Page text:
Losing weight is not easy. For people with a tendency to put on weight, keeping it off can be a lifelong challenge. This may not be the quick-fix message that you want to hear. It is tempting to believe that there is a magic food, pill, or potion that will turn us from pleasantly plump to super svelte overnight. But as a registered dietitian, it’s my responsibility to be honest and give you the latest evidence-based science. When it comes to weight loss, we have yet to find a speedy magic bullet.
The new year often starts with a resolution to lose weight and get fit. Some of us stick to the plan. But others, well, right around now, begin to fall back into old patterns. The demands of work and family make it hard to keep to a fitness routine. Planning, shopping for, and cooking a healthy meal takes time. A trip to the local pizza place or fast food restaurant can seem a lot quicker and easier. It is work to break old patterns and establish new ones.
At the moment, I am a healthy weight. However, I am going through a weight loss experience vicariously through my dog. I know — that sounds ridiculous. But helping someone lose weight (be they man or beast — or both!) brings with it challenges and responsibilities. I’m not saying it’s as hard as loosing weight oneself… it isn’t. But in helping him lose weight, I can fully appreciate the commitment that is necessary.
If you’re wondering how Ollie got too big in the first place, please see my previous post, Oh Sh*T My Dog Got Fat!! Since that fateful day when we went to the vet and discovered he’d gained more than 10 lbs in a year (that is A LOT for a dog!), we (I) resolved to get him fit and healthy again. And just as with their human counterparts, canine weight loss is no easy journey. Ollie is plagued with two of the same issues that often cause weight gain in people. 1) He doesn’t like to exercise. That may seem strange for a dog. But he really loves just to sit around. Better yet, he loves to lay around while you rub his belly. Bird chasing, ball chasing, squirrel chasing? Forget about it. Ollie is a new breed of dog. Instead of the Golden Retriever that I though I was getting, I got a Golden Couch Potato. 2) The other issue: Ollie LOVES food. All food. Any kind of food. And I mean any kind… even things that aren’t technically food. (I will spare you of the details on that one… it’s kind of gross.)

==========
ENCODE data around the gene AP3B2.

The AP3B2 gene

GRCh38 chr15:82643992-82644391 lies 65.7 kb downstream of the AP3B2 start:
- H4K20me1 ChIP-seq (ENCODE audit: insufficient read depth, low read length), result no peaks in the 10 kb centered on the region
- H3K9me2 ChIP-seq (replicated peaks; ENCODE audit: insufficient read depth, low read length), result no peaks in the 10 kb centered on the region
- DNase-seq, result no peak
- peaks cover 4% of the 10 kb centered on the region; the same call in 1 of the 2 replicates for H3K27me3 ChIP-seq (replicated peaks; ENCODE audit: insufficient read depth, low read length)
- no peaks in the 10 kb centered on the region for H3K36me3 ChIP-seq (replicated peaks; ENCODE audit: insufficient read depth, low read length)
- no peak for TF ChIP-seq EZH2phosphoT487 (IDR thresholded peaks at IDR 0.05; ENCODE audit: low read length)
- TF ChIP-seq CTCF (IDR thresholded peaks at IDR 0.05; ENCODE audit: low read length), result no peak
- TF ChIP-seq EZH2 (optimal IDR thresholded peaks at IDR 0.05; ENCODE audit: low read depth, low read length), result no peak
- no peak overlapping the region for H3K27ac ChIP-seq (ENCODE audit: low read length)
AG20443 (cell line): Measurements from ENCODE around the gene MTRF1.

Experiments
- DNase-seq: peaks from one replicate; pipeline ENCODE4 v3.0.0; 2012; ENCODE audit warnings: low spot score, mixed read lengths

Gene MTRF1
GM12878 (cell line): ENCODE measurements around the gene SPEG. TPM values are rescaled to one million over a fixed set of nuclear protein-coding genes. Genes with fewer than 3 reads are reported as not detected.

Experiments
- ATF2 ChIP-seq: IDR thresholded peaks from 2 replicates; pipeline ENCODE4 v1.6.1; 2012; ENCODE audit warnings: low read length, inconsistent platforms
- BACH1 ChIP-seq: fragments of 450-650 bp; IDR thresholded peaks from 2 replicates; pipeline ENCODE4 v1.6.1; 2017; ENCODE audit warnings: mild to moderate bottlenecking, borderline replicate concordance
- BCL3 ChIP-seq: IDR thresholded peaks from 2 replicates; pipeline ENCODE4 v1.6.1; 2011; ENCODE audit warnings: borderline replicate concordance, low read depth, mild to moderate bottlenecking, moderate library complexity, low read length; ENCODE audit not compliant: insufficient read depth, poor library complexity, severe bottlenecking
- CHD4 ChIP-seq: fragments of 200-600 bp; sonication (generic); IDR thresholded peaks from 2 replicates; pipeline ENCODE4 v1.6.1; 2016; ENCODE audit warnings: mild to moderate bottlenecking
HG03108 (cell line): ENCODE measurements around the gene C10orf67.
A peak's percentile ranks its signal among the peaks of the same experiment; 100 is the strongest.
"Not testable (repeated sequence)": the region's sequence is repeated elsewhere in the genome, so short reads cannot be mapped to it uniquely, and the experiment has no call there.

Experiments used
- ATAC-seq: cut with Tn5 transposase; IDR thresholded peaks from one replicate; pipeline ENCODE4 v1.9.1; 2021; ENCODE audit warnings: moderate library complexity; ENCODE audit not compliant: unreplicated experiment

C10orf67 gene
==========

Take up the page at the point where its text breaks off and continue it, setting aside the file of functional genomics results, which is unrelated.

So, I’m basically dealing with an inherently lazy dog who lives to eat. Sound familiar?
It’s been about 3 months now since Ollie started his weight loss regimen. And it hasn’t been easy. He is losing weight… 5 lbs so far… but it has been a real commitment for both of us. Because Ollie would rather sit than walk, I need to walk with him to get him moving. This means a minimum of 2 hours per day, every day of brisk walking. We get up earlier and stay out longer than we used to. I’ve also cut back on his food a bit. And snacks are now only carrots, apples, or a couple of small dog treats. It’s the same formula that works in people. Less food + more exercise = weight loss. Seems so simple, but it’s hard to do when less food means missing out on some of your favorite treats sometimes and more exercise means getting up at 6am to walk in 20 degree weather.
One of the things that has been a huge help in sticking to the plan: a good support system. Walking a dog at 6am in the freezing wind and snow is not fun… at least not for me. It’s better for both of us when we have company. I make plans to meet with other dog people (and their dogs, of course), to help make the journey more pleasant. So if you are struggling to stick to your new year’s slim down resolution, think about getting a workout buddy. It’s not a magic bullet — not a quick fix — but it is one great tip for sticking to a weight loss plan.